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World 2015 Mali attack was 'revenge' for Charlie Hebdo cartoons: defendant

13:55  28 october  2020
13:55  28 october  2020 Source:   msn.com

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Europe| Charlie Hebdo Republishes Cartoons That Prompted Deadly 2015 Attack . The defendants , including some who are not in custody and will be tried in absentia, are charged with aiding the three main attackers , including some who provided weapons and financing.

The Charlie Hebdo magazine began publishing in 1970 with the goal of satirizing religion, politics reuters.com "In what justice officials said looked like revenge attacks , shots were fired overnight at aljazeera.com: Mentions earlier attacks on Mosques before the shooting at Charlie Hebdo "Mosques

A Mauritanian jihadist told a trial in Mali on Wednesday that he had attacked a club in the capital Bamako in 2015, killing five people, in revenge for cartoons of the Prophet Mohammed by France's Charlie Hebdo magazine.

a man wearing a blue shirt: Mauritanian jihadist Fawaz Ould Ahmed is accused of personally shooting the victims with an assault rifle © STRINGER Mauritanian jihadist Fawaz Ould Ahmed is accused of personally shooting the victims with an assault rifle

"We are the ones who carried it out, Al-Mourabitoune," said Fawaz Ould Ahmed, also known as "Ibrahim 10," referring to a prominent jihadist group in the Sahel.

"We are not ashamed, we are proud," he said.

"It was revenge for the prophet after what they did at Charlie Hebdo -- it's the photos, the caricatures."

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Charlie Hebdo Terrorist Attack was a mass shooting that took place inside and near the headquarters building of the French weekly satirical news magazine in Paris in early January 2015 , which resulted in the deaths of at least 12 people, including many staff journalists and cartoonists , as well as police

Those threats related to Charlie Hebdo 's publication of cartoons depicting the Prophet Muhammad. Many Muslims consider any portrayal of the prophet's In that time, investigators have pieced together the chain of events that led to the attacks , first on the Charlie Hebdo offices, then two days later at a

He added: "And sadly, it's not over. It's still continuing," in an apparent reference to French President Emmanuel Macron's defence of the right to mock religion after a teacher was murdered near Paris for showing his pupils the cartoons.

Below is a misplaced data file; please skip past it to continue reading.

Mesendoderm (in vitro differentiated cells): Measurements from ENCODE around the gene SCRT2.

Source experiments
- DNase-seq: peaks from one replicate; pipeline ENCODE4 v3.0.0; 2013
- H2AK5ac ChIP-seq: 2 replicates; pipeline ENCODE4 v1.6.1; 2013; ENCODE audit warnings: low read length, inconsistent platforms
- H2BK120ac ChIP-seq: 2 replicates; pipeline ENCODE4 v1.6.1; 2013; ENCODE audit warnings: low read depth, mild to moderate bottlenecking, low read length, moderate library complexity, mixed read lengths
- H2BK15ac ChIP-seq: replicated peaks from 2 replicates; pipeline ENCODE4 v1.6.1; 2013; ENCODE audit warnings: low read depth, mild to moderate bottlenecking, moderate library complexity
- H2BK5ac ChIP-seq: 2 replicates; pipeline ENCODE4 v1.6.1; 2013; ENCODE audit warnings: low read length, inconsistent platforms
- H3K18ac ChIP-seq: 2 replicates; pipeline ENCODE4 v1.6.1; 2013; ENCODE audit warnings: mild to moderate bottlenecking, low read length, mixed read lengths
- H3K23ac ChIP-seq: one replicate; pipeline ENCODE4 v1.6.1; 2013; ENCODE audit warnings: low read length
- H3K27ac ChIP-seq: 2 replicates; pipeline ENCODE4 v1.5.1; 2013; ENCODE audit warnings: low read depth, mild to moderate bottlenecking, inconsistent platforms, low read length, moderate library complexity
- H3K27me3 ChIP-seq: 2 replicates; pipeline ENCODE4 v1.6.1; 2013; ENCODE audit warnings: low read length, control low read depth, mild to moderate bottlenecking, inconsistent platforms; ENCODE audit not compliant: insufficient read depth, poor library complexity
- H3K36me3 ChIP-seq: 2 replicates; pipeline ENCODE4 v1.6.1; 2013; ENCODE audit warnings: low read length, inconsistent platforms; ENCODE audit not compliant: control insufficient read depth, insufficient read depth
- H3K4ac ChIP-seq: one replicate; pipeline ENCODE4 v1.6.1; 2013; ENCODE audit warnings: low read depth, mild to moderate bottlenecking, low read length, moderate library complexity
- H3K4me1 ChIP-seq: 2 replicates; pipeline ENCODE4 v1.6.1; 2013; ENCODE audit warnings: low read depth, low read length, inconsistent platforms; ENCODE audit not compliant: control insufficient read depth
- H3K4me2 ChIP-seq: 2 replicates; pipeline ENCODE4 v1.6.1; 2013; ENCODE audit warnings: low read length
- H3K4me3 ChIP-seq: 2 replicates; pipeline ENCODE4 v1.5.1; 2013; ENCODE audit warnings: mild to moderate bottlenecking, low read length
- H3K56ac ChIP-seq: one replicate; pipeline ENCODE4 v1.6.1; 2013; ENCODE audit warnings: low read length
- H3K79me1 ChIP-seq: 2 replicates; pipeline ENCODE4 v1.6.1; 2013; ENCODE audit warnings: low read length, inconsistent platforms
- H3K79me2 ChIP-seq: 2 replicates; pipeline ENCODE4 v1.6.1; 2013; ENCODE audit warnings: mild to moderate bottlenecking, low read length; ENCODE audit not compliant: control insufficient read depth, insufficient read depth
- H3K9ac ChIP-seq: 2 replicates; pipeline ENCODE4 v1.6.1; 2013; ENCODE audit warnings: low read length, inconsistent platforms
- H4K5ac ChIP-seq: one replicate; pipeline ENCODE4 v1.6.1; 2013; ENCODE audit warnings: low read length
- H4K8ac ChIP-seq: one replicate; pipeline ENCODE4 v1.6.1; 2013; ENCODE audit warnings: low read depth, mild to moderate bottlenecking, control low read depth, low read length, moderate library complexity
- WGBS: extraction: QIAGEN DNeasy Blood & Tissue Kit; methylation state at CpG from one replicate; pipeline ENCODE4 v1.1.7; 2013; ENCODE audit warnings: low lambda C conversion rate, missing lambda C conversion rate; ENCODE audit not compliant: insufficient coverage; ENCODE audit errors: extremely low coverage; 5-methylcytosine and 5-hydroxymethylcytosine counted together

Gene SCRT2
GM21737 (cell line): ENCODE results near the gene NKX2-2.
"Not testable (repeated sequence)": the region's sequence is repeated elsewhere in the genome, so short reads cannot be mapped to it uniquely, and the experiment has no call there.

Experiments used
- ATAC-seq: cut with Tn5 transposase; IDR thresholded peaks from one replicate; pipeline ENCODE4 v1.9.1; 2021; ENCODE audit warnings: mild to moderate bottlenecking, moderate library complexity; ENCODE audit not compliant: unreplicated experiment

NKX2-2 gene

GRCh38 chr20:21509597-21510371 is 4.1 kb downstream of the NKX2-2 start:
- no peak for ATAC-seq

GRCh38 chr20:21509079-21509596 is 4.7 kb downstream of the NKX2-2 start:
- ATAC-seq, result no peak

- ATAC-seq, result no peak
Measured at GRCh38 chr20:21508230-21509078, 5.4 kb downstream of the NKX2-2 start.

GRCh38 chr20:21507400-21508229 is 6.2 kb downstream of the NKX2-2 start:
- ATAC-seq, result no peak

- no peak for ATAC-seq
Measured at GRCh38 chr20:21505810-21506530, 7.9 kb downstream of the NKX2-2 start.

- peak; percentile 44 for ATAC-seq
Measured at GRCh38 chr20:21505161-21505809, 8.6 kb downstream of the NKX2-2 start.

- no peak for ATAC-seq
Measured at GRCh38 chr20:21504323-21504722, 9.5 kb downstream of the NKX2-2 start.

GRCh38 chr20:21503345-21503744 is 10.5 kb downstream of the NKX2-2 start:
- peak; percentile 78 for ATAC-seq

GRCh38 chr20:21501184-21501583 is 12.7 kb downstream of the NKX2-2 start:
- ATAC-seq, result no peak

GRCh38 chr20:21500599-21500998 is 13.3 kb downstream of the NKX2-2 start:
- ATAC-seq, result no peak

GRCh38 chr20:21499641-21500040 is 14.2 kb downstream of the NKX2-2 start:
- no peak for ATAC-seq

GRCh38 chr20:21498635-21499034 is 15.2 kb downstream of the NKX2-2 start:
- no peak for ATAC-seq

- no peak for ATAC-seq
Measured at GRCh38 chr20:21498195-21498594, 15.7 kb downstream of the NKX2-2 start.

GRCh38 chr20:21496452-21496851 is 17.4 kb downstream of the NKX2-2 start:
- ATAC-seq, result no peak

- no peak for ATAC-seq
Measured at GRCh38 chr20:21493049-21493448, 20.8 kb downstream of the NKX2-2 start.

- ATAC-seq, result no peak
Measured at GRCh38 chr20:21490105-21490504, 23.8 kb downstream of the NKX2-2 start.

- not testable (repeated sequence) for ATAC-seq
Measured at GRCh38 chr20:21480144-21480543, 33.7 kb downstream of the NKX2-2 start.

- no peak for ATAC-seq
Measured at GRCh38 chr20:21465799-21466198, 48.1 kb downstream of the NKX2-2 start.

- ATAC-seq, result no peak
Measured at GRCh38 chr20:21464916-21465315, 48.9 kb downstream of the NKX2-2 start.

A Frenchman, a Belgian and three Malians were killed in the 2015 club attack in Bamako, when gunmen sprayed the Terrasse bar and restaurant with bullets.

Ould Ahmed is allegedly a lieutenant of the notorious one-eyed Algerian jihadist Mokhtar Belmokhtar.

He is accused of personally shooting the victims with an assault rifle.

Ould Ahmed said he went into the toilets at the club to don a hood and get out his Kalashnikov, and then "fired into the back of a white man".

"These are people who deserve it," he said. "I have never felt regret."

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The attacker later fired at police with an airgun before being shot dead. The number arrested rose to 10 on Saturday, with police investigating possible links to The French satirical magazine was the subject of a deadly attack in 2015 after publishing the cartoons . A trial over that attack is currently under way.

Charlie Hebdo attack . This article is more than 5 years old. Arab cartoonists are hitting back over the Charlie Hebdo affair with satirical works questioning the In Algeria, al-Shorouk printed a cartoon of a man carrying an “I am Charlie ” placard next to a tank that has run over signs for Palestine, Mali

He said he was surprised he was able to return home by taxi without a hitch after the attack.

Ould Ahmed and two other men, Malian nationals Sadou Chaka and Abdoulbaki Abdramane Maiga, have been charged for La Terrasse attack and for an assault in November 2015, when gunmen took guests and staff hostage at the 190-room Radisson Blu hotel.

The siege left 20 people dead, including 14 foreigners.

Ould Ahmed, who is accused of masterminding the Radisson Blu attack, was arrested in April 2016 by Malian police in Bamako, where he had arrived more than a week earlier to prepare further assaults, according to a source close to the investigation.

In January 2015, Islamist gunmen in Paris killed 12 people at the offices of Charlie Hebdo, a weekly satirical magazine, over the publication of the Prophet Mohammed caricatures.

The trial in Bamako is a rare event in the Sahel, where weak and impoverished states are floundering in the face of a bloody jihadist revolt.

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French Catholics pray under heavy security after new arrests .
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This is interesting!